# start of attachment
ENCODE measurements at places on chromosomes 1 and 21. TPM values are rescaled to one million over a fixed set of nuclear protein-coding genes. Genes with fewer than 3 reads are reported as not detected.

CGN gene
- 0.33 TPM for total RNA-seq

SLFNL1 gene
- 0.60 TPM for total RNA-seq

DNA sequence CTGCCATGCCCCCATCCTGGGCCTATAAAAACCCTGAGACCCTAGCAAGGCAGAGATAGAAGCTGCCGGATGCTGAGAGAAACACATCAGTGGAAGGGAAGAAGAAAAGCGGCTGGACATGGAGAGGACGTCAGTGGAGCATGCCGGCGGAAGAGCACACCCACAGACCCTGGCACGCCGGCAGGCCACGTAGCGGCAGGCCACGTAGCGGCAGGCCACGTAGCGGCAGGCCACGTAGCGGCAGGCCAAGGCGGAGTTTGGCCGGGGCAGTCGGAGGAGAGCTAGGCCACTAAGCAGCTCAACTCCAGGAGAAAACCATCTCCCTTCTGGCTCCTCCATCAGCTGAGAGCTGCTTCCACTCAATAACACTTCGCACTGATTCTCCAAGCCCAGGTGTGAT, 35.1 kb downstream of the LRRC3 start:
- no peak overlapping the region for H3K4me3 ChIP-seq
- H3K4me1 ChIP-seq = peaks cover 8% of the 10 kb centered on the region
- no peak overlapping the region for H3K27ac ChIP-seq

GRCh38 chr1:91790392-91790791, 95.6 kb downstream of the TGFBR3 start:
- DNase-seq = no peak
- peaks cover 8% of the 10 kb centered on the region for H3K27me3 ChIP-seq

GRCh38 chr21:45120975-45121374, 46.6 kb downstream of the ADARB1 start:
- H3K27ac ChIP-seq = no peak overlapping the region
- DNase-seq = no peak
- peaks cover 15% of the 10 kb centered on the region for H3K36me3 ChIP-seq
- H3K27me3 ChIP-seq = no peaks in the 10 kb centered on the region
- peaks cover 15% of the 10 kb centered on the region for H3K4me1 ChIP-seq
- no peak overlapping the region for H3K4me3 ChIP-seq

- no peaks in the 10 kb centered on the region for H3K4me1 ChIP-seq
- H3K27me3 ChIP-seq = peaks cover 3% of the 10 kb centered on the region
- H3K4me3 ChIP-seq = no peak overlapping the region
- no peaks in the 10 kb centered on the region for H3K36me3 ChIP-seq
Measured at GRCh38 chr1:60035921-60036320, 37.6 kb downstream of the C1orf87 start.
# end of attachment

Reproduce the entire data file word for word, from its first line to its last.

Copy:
ENCODE measurements at places on chromosomes 1 and 21. TPM values are rescaled to one million over a fixed set of nuclear protein-coding genes. Genes with fewer than 3 reads are reported as not detected.

CGN gene
- 0.33 TPM for total RNA-seq

SLFNL1 gene
- 0.60 TPM for total RNA-seq

DNA sequence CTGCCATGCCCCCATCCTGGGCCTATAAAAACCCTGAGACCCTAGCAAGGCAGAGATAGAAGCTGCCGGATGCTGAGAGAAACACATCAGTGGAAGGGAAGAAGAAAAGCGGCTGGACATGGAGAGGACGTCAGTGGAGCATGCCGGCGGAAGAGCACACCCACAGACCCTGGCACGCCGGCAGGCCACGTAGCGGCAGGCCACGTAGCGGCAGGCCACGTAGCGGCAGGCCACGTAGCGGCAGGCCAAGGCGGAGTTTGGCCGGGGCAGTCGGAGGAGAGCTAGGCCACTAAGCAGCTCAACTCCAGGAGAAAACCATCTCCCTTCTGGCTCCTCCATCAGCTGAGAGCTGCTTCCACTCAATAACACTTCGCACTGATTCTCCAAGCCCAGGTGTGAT, 35.1 kb downstream of the LRRC3 start:
- no peak overlapping the region for H3K4me3 ChIP-seq
- H3K4me1 ChIP-seq = peaks cover 8% of the 10 kb centered on the region
- no peak overlapping the region for H3K27ac ChIP-seq

GRCh38 chr1:91790392-91790791, 95.6 kb downstream of the TGFBR3 start:
- DNase-seq = no peak
- peaks cover 8% of the 10 kb centered on the region for H3K27me3 ChIP-seq

GRCh38 chr21:45120975-45121374, 46.6 kb downstream of the ADARB1 start:
- H3K27ac ChIP-seq = no peak overlapping the region
- DNase-seq = no peak
- peaks cover 15% of the 10 kb centered on the region for H3K36me3 ChIP-seq
- H3K27me3 ChIP-seq = no peaks in the 10 kb centered on the region
- peaks cover 15% of the 10 kb centered on the region for H3K4me1 ChIP-seq
- no peak overlapping the region for H3K4me3 ChIP-seq

- no peaks in the 10 kb centered on the region for H3K4me1 ChIP-seq
- H3K27me3 ChIP-seq = peaks cover 3% of the 10 kb centered on the region
- H3K4me3 ChIP-seq = no peak overlapping the region
- no peaks in the 10 kb centered on the region for H3K36me3 ChIP-seq
Measured at GRCh38 chr1:60035921-60036320, 37.6 kb downstream of the C1orf87 start.